In September of 1977, our network, Madison Square Garden Sports, was launched. It was the primary package of 125 sporting events from Madison Square Garden that we had licensed. Joe Cohen was running Madison Square Garden at that time, and he saw the vision of being able to have those sports seen across the country. There were only a couple million cable homes at this time, and proprietary programming was needed to grow the industry. In 1980, we changed the name to USA Network. At that point in time, we had already licensed Major League Baseball, National Basketball Association, National Hockey League, and assorted other sports like boxing and track and field, so we had all the professional sports except NFL, which came much later. I tried to come up with a name that people would think of as their own, that would be a reflection of everyone in the country who liked different sports. At our peak we had 550 live sporting events during the evening — and that was before ESPN.

On why sports matter to American culture

There are lessons to be learned from being on a team. The team concept is part of the fabric of our lives. Whatever we do in our lives, we must interact with other people. We have a strong attraction to people who have built great things, but none of them did it alone, and neither did I. We had great teams at USA Networks building our business together. Sports has that effect of learning to play as a team. There are individual sports; not all of them require teams, but even those individual players have to have their team around them: their coaches, nutritionists, and trainers. And sports bring people together. People get together in groups, at homes, in bars, at different places, and have fun rooting for their teams. It really is a very strong part of our American culture.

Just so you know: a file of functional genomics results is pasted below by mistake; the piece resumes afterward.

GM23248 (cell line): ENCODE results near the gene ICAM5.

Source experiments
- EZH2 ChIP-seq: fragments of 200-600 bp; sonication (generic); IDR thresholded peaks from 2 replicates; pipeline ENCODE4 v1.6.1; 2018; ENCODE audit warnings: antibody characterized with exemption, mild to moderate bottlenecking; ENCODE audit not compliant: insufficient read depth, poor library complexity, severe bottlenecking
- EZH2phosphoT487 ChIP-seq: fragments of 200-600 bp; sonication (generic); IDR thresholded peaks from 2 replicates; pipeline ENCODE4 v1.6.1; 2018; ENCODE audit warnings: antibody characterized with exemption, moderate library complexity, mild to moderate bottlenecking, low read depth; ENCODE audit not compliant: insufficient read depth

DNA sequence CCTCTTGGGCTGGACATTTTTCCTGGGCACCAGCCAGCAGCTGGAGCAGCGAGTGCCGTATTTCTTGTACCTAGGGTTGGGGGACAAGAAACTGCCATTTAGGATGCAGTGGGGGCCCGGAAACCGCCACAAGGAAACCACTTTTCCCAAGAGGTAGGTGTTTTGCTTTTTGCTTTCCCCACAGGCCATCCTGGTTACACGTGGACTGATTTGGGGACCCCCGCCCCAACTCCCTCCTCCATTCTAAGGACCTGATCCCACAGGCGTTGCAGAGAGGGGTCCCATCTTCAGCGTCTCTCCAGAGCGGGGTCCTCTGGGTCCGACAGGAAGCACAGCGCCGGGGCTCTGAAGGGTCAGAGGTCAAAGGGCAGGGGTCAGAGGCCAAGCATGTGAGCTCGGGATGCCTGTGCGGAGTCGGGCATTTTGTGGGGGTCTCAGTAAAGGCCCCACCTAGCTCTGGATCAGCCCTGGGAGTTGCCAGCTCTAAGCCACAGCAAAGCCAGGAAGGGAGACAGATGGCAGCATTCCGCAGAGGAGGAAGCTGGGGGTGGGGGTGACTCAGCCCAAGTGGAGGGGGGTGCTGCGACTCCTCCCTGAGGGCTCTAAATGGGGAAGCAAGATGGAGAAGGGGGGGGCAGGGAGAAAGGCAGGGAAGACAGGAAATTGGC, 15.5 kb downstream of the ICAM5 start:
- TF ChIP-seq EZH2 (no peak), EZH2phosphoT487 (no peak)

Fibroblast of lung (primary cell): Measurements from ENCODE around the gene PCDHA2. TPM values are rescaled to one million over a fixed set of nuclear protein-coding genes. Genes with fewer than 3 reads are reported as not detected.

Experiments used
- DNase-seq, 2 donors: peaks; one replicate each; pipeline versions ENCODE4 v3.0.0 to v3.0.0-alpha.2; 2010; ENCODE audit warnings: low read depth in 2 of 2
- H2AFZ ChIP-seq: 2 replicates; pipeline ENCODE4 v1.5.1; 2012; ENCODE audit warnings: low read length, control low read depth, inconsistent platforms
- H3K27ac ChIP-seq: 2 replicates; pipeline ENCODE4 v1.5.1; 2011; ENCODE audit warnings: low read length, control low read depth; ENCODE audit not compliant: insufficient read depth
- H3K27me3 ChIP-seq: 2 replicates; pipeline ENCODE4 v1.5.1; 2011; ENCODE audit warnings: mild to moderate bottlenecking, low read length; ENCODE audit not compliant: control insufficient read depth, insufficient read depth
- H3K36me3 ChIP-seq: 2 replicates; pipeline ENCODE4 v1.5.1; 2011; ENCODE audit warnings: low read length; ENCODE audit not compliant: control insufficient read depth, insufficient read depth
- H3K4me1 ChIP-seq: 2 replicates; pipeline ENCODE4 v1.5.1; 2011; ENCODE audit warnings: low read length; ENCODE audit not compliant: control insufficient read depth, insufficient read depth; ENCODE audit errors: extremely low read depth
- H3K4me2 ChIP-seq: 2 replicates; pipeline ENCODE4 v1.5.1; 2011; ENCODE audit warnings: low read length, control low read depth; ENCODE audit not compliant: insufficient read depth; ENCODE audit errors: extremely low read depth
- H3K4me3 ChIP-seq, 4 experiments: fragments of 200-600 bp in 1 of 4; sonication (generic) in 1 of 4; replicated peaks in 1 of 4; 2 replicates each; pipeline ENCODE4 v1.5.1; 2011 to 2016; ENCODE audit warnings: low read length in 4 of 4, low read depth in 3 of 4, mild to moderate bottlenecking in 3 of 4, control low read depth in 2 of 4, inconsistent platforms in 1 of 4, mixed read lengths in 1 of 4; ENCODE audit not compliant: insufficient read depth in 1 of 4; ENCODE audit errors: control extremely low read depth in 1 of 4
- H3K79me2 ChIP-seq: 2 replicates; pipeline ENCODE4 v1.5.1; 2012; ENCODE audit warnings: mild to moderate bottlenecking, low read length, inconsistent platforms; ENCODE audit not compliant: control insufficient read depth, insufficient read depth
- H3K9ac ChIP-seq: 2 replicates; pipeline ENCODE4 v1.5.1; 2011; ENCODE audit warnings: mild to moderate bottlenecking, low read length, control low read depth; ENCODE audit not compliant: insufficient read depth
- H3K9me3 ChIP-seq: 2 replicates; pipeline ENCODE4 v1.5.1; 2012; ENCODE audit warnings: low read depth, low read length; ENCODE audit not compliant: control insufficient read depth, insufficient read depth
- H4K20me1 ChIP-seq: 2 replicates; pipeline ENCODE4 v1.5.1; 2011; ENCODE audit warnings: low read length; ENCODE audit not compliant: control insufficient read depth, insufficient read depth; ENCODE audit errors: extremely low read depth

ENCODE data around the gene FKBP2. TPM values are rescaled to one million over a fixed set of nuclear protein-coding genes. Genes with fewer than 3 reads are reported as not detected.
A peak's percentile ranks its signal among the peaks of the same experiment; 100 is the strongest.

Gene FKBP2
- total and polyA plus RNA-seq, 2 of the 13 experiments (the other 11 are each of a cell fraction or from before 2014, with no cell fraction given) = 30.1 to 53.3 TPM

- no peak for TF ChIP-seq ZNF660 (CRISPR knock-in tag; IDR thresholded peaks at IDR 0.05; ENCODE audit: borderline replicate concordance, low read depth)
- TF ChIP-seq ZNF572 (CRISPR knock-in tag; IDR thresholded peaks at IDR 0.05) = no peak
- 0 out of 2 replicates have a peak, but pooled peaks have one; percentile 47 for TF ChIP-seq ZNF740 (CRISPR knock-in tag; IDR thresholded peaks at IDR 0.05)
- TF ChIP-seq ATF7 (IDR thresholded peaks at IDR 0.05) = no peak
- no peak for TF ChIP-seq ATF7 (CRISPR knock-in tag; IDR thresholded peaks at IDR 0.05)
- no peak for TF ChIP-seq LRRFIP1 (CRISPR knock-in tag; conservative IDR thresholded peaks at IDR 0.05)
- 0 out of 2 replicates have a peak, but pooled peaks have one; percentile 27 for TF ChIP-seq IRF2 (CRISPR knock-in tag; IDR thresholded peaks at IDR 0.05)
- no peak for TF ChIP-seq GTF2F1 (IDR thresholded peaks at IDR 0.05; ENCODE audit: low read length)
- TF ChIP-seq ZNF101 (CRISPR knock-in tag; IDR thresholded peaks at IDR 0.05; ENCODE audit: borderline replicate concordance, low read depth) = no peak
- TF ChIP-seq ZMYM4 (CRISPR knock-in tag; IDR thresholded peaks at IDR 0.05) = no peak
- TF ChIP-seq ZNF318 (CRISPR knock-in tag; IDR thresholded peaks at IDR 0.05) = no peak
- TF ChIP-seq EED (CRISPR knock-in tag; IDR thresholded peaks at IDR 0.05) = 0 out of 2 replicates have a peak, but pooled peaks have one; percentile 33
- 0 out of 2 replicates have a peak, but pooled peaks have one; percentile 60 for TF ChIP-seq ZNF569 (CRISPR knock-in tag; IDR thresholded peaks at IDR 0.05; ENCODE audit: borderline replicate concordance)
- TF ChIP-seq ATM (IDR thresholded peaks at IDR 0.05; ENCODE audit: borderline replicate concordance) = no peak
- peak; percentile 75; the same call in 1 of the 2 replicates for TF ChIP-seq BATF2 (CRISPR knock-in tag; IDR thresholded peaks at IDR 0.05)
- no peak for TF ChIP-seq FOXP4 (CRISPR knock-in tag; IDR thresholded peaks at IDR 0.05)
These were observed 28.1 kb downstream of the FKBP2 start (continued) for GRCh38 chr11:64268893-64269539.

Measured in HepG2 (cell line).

Tennis raquet
Tennis racquet used by Althea Gibson, the first African American to play at Wimbeldon, when she won women’s singles in 1957.

On the impact of Title IX for women in sports and television programming

Title IX has had a major impact on women, not only in sports. It leveled the playing field for women. It has given women access to the same sort of team playing that men have always had. Today, women who are strong, athletic, and competitive are revered for their ability to play and compete, and that didn’t happen before Title IX. Women were not even an ancillary part of the landscape. Even though there were great women athletes before Title IX, like Althea Gibson and Billie Jean King, we have to credit Title IX with the growth in women’s sports. Before Title IX there was no money for women in sports, and women were often relegated to amateur status because they didn’t have the experience to develop any professional leagues to any great extent. In 1982, USA Network did our first deal for the U.S. Open Tennis Tournament, and there was a lot of coverage for women’s competition as well as for men. Unfortunately there was a very limited number of women’s sports to choose from, in terms of a national footprint.

On the impact of cable on American society